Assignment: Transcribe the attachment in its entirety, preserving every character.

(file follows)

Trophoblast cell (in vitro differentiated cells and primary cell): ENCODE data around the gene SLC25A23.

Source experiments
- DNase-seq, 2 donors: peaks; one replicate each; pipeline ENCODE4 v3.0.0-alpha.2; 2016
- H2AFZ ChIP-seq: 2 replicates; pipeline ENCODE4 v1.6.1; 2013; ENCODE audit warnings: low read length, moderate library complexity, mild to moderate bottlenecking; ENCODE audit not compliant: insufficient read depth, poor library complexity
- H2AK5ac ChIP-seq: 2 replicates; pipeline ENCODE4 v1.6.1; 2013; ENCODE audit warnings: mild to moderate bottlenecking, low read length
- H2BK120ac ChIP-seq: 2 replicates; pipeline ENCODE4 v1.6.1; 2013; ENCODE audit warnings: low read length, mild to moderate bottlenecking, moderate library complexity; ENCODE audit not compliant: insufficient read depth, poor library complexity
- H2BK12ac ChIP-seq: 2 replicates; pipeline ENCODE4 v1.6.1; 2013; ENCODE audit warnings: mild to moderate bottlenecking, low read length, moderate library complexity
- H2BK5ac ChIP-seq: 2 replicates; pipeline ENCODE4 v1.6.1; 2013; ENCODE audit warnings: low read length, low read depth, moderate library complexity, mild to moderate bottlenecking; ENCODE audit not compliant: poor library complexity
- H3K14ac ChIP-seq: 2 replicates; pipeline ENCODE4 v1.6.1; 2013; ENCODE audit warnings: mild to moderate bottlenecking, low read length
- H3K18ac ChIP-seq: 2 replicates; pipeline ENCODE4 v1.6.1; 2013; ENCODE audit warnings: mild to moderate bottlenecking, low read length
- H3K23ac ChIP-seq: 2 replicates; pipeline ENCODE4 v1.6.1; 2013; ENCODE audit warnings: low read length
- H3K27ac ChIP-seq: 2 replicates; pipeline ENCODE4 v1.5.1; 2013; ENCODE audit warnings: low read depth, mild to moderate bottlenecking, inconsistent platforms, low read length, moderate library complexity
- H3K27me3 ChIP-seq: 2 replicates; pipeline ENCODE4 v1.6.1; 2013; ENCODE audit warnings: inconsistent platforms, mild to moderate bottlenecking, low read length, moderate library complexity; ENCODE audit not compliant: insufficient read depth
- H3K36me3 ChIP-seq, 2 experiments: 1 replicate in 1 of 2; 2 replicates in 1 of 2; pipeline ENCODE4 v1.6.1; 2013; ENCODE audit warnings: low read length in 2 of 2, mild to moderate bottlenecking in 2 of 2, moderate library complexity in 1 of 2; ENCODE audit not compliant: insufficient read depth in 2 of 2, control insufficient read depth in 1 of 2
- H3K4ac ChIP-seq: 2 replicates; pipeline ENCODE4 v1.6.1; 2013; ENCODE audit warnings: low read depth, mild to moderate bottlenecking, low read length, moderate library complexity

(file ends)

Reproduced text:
Trophoblast cell (in vitro differentiated cells and primary cell): ENCODE data around the gene SLC25A23.

Source experiments
- DNase-seq, 2 donors: peaks; one replicate each; pipeline ENCODE4 v3.0.0-alpha.2; 2016
- H2AFZ ChIP-seq: 2 replicates; pipeline ENCODE4 v1.6.1; 2013; ENCODE audit warnings: low read length, moderate library complexity, mild to moderate bottlenecking; ENCODE audit not compliant: insufficient read depth, poor library complexity
- H2AK5ac ChIP-seq: 2 replicates; pipeline ENCODE4 v1.6.1; 2013; ENCODE audit warnings: mild to moderate bottlenecking, low read length
- H2BK120ac ChIP-seq: 2 replicates; pipeline ENCODE4 v1.6.1; 2013; ENCODE audit warnings: low read length, mild to moderate bottlenecking, moderate library complexity; ENCODE audit not compliant: insufficient read depth, poor library complexity
- H2BK12ac ChIP-seq: 2 replicates; pipeline ENCODE4 v1.6.1; 2013; ENCODE audit warnings: mild to moderate bottlenecking, low read length, moderate library complexity
- H2BK5ac ChIP-seq: 2 replicates; pipeline ENCODE4 v1.6.1; 2013; ENCODE audit warnings: low read length, low read depth, moderate library complexity, mild to moderate bottlenecking; ENCODE audit not compliant: poor library complexity
- H3K14ac ChIP-seq: 2 replicates; pipeline ENCODE4 v1.6.1; 2013; ENCODE audit warnings: mild to moderate bottlenecking, low read length
- H3K18ac ChIP-seq: 2 replicates; pipeline ENCODE4 v1.6.1; 2013; ENCODE audit warnings: mild to moderate bottlenecking, low read length
- H3K23ac ChIP-seq: 2 replicates; pipeline ENCODE4 v1.6.1; 2013; ENCODE audit warnings: low read length
- H3K27ac ChIP-seq: 2 replicates; pipeline ENCODE4 v1.5.1; 2013; ENCODE audit warnings: low read depth, mild to moderate bottlenecking, inconsistent platforms, low read length, moderate library complexity
- H3K27me3 ChIP-seq: 2 replicates; pipeline ENCODE4 v1.6.1; 2013; ENCODE audit warnings: inconsistent platforms, mild to moderate bottlenecking, low read length, moderate library complexity; ENCODE audit not compliant: insufficient read depth
- H3K36me3 ChIP-seq, 2 experiments: 1 replicate in 1 of 2; 2 replicates in 1 of 2; pipeline ENCODE4 v1.6.1; 2013; ENCODE audit warnings: low read length in 2 of 2, mild to moderate bottlenecking in 2 of 2, moderate library complexity in 1 of 2; ENCODE audit not compliant: insufficient read depth in 2 of 2, control insufficient read depth in 1 of 2
- H3K4ac ChIP-seq: 2 replicates; pipeline ENCODE4 v1.6.1; 2013; ENCODE audit warnings: low read depth, mild to moderate bottlenecking, low read length, moderate library complexity